According to Mr Philander, the collision was occasioned by the fact that in the proximity of the intersection with Ooievaar Street, there were road works in progress and that the particular lane in which Plaintiff’s vehicle was travelling was obstructed by traffic cones which had been placed in the lane. Mr Philander says that the Plaintiff’s vehicle, upon approaching this obstruction, moved over to its left, into the path of travel in which Mr Philander was travelling. The Plaintiff’s vehicle was steered past the traffic cones and was then in the process up again moving to the eastern-most lane. The vehicle then slowed down and in the result a collision became unavoidable and in fact occurred.


A further Witness Mr Hammerslacht was called by the Defendant. He could take the matter not much further since he only arrived on the scene after the collision had occurred. He does say, however, that he observed the traffic cones obstructing one lane of traffic as testified to by Mr Philander.


As far as the witnesses themselves are concerned, I was not particularly impressed with the evidence of Mr Nelumba. The witness was at times evasive and not always consistent.


As far as the presence of Mr Shungu near the scene of the collision is concerned, there is a dispute between himself and Mr Indongo as to why he was there. According to Mr Indongo, he was going to pick up Mr Shungu, presumably to continue the journey to Katutura where Mr Indongo was heading ultimately.


Mr Shungu explains his presence at the scene by saying that he had been waiting outside for Mr Indongo, who was to deliver some papers to him. These papers related to a vehicle. According to Mr Shungu, he was not going to accompany Mr Indongo on the remainder of the journey. I got the impression from his evidence that he was going to collect the papers and remain at his home.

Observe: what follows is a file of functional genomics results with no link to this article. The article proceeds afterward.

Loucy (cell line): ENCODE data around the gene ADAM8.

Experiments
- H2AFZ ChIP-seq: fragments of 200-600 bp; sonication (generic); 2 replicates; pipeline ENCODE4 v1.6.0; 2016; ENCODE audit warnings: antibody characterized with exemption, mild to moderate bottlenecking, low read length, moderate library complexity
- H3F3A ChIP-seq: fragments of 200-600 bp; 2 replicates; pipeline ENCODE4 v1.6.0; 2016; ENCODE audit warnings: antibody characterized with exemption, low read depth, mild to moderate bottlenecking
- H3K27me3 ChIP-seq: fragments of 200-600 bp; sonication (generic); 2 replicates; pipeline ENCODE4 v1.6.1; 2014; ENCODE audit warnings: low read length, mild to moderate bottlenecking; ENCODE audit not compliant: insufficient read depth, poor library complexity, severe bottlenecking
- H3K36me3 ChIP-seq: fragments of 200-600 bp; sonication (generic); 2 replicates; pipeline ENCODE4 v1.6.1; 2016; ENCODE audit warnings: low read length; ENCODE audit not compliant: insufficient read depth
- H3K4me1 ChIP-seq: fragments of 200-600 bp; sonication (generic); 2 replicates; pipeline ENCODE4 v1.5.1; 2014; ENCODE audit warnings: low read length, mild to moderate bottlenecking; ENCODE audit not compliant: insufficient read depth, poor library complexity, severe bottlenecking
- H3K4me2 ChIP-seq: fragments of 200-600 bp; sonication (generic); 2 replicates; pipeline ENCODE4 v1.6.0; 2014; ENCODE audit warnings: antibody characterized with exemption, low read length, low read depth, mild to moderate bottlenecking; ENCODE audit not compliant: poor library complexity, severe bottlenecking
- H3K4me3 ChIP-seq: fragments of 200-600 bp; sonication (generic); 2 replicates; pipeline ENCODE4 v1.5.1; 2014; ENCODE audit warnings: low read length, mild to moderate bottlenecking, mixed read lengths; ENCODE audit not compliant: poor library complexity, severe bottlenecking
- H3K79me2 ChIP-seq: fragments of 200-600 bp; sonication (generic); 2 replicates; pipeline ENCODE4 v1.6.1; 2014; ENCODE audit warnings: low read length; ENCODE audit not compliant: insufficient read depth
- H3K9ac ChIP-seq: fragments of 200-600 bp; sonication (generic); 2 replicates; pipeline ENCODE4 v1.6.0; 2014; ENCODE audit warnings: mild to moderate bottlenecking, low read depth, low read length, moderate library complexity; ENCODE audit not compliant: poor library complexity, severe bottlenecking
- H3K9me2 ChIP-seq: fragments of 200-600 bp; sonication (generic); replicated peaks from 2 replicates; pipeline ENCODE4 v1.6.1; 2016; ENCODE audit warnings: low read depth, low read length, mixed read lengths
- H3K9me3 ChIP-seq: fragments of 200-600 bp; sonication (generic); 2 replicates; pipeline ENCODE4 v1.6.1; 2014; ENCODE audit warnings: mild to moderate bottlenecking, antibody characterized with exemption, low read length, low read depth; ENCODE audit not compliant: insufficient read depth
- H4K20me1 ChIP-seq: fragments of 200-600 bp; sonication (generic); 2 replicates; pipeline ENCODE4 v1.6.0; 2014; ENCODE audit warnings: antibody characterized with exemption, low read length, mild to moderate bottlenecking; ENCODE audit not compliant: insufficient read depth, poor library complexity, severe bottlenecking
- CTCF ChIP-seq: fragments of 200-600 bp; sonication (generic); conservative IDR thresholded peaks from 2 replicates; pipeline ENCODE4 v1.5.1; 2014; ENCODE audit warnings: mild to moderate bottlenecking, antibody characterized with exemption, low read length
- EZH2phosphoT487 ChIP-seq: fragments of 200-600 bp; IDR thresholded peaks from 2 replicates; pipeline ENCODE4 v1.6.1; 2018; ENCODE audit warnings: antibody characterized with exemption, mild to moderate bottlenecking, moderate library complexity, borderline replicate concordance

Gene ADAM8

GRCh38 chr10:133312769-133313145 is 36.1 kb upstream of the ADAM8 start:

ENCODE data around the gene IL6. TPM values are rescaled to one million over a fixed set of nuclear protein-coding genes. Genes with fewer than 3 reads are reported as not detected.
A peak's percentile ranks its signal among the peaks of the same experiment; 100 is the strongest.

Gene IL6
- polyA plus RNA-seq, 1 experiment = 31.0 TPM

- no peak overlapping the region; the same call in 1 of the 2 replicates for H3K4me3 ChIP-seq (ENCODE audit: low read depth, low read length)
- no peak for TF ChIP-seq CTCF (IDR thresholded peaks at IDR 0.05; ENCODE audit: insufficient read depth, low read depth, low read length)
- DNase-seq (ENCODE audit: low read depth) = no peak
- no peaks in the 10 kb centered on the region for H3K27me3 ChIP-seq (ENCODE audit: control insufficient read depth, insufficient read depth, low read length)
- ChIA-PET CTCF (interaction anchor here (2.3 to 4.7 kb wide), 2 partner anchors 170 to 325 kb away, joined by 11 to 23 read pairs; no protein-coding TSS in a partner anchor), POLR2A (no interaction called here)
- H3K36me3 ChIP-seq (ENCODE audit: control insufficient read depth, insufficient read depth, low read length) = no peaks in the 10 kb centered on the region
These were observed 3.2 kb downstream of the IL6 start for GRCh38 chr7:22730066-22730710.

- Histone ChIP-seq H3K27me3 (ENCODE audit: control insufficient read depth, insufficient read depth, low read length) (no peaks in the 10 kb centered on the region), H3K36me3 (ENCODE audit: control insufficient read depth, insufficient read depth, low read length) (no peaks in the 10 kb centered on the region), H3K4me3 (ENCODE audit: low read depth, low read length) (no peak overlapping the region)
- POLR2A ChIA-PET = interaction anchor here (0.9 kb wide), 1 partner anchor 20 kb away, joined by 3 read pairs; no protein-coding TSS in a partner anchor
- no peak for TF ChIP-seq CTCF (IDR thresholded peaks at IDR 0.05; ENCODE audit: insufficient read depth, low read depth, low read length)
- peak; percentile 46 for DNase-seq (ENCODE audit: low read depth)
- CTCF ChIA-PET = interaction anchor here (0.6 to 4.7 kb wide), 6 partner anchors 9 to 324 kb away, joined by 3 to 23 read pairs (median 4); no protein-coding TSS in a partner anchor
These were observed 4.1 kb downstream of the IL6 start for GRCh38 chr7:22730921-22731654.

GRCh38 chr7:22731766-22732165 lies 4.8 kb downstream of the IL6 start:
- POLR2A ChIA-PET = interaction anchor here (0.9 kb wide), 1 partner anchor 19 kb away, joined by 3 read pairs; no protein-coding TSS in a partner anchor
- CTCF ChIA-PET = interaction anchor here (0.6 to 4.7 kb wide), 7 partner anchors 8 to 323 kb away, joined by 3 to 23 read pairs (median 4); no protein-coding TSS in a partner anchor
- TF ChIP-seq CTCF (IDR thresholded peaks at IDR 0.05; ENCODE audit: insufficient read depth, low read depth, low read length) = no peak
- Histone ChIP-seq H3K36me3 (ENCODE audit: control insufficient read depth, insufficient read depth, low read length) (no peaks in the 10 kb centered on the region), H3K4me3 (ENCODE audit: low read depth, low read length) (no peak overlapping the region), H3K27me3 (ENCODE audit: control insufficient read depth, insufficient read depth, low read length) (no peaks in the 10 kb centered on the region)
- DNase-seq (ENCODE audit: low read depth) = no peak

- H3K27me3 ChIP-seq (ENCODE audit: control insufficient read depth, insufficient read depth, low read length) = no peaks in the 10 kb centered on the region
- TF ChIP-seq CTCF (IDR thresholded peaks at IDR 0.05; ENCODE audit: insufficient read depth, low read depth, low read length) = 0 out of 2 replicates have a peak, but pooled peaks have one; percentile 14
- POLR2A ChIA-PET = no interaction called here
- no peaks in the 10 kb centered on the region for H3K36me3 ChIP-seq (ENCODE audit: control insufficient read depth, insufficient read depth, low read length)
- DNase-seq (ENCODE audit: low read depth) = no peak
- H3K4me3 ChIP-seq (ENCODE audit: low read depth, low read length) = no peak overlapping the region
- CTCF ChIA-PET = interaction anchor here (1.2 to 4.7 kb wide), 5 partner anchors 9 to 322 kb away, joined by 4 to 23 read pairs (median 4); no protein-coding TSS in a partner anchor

Mr Philander and Mr Hameischlicht gave evidence in a manner which remained consistent. What ultimately sways the balance in my view are the probabilities of the case. It is common knowledge that vehicles travelling in the same direction in different lanes, do not ordinarily collide with one another. Plaintiff’s Witnesses were at a totally loss to explain how the 1st Defendant’s vehicle travelling in a completely different lane, managed to come into contact with the Plaintiff’s vehicle. There is no suggestion that at the time when, according to the Plaintiff’s witnesses, the vehicle was stationary a portion of that vehicle protruded into the lane in which the first Defendant’s vehicle was being driven.


There is also no evidence that indicate that for one reason or another, the 1st Defendant’s vehicle had diverged from its path of travel immediately prior to the collision. That leaves unexplained on the probabilities how the collision occurred in the first place. On the other hand, the version offered by the Defendant, is a probable version of how the collision occurred.


I find in the circumstances that the collision was caused by the driver of the Plaintiff’s vehicle and consequently the Plaintiff is liable to compensate the 1st Defendant for the damage, that was incurred.


In the result, I make the following orders:

  1. The Plaintiff is ordered to pay the 1st Defendant the amount of twenty nine thousand Namibian Dollars and forty-four (N$29 312.44).

  2. Interest at the rate of 20% per annum calculated from the date of Judgment until the date of final payment and the costs of suit with respect of the Counter-claim as well.











Standing in for: MS INDONGO

Instructed by: CONRADIE & DAMASEB